I heard similar accounts in Dallas, but those problems were overshadowed because of the seat issues. (And, you know, the football game.)

 

The San Jose Mercury News passed along a story of a ticket contest winner that gave up on watching the game in person after trying to get into the stadium for three hours.

 

She gave her tickets to a cab driver, so she she could go back to her hotel and watch the game in peace.

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http://profootballtalk.nbcsports.com/2011/02/18/super-bowl-snafus-could-spark-sponsorship-revolt/

 

When we last were paying attention to Paul Domowitch of the Philadelphia Daily News, who hates PFT (take a number) and about whom we’re frankly ambivalent, he was posting on Twitter a warning for Howard Eskin of WIP radio, who’s pinch hitting today for Dan Patrick.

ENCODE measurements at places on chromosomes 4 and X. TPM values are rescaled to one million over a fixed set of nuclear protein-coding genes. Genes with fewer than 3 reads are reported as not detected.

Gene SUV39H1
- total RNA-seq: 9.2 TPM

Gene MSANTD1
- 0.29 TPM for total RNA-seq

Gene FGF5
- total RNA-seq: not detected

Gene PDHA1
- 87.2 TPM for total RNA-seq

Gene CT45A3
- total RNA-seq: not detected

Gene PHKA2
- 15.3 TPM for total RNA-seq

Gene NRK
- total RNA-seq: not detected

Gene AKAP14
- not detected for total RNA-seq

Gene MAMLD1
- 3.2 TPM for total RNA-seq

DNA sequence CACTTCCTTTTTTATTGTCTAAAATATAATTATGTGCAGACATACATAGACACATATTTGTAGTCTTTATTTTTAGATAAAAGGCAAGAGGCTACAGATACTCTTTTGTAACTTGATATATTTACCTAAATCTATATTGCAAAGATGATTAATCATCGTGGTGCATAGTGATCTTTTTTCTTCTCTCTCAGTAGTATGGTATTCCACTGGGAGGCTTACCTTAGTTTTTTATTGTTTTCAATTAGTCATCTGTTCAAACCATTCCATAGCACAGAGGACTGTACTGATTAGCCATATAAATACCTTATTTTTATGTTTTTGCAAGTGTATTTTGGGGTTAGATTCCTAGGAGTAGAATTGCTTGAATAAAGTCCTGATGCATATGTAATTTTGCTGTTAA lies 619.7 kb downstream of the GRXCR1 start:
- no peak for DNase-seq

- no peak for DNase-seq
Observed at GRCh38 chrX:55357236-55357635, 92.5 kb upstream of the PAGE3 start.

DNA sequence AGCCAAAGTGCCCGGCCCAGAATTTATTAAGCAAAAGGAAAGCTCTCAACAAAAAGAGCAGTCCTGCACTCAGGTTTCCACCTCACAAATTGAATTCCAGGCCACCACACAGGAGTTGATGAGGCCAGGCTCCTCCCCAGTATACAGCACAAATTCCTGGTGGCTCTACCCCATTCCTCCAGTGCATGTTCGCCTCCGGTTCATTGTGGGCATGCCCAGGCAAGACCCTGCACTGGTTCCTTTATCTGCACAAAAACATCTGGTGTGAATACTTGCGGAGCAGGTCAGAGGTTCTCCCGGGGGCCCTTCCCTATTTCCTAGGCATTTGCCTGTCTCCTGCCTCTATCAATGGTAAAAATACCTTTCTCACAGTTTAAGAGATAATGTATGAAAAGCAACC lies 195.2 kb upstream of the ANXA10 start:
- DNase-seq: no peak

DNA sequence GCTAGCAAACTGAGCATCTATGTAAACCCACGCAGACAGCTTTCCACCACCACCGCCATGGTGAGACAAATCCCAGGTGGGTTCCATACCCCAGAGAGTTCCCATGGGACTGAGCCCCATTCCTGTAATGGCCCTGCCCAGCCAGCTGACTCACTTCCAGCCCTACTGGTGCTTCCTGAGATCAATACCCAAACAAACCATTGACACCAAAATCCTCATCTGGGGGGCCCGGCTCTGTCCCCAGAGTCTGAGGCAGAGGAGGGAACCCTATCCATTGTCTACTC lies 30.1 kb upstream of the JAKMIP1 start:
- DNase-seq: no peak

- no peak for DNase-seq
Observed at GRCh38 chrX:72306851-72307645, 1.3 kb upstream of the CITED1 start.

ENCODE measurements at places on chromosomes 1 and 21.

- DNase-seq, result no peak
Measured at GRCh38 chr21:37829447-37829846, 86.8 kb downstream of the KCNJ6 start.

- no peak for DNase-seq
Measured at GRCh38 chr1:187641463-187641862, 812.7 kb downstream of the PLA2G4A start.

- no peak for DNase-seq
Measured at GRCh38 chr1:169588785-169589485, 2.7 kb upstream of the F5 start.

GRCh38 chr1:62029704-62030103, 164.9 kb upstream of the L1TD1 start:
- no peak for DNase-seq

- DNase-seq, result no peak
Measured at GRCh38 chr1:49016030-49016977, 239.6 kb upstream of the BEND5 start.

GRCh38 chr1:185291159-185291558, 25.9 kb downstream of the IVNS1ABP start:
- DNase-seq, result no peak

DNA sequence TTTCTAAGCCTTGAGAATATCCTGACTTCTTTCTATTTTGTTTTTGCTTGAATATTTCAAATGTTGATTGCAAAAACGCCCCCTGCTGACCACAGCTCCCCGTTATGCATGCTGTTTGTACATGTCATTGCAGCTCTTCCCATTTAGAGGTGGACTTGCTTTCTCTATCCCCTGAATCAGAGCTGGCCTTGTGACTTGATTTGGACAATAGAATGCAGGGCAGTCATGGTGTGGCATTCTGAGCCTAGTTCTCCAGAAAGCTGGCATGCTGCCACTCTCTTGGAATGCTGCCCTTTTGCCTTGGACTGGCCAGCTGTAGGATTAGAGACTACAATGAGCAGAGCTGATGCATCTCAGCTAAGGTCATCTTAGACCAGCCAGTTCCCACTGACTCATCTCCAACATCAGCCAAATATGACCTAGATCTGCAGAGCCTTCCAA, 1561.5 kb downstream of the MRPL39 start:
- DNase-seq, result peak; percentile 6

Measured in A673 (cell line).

“Howard Eskin is a scumbag and he’d be wise not to get near me,” Domowitch said.

 

Today, Domowitch has some interesting news about a little-known wrinkle in the Cowboys Stadium Clusterfudge. The manpower drain created by the temporary seating fiasco had an impact on the big-ticket tailgate party, which could do more harm to the bottom line that the class-action lawsuit filed on behalf of the fans affected by the failure to get the place ready to accommodate them all.

Domowitch reports that many executives with big-money sponsors were forced to wait in line up to 2.5 hours to get into the tailgate party. And now the league is scrambling to keep those sponsors as sponsors.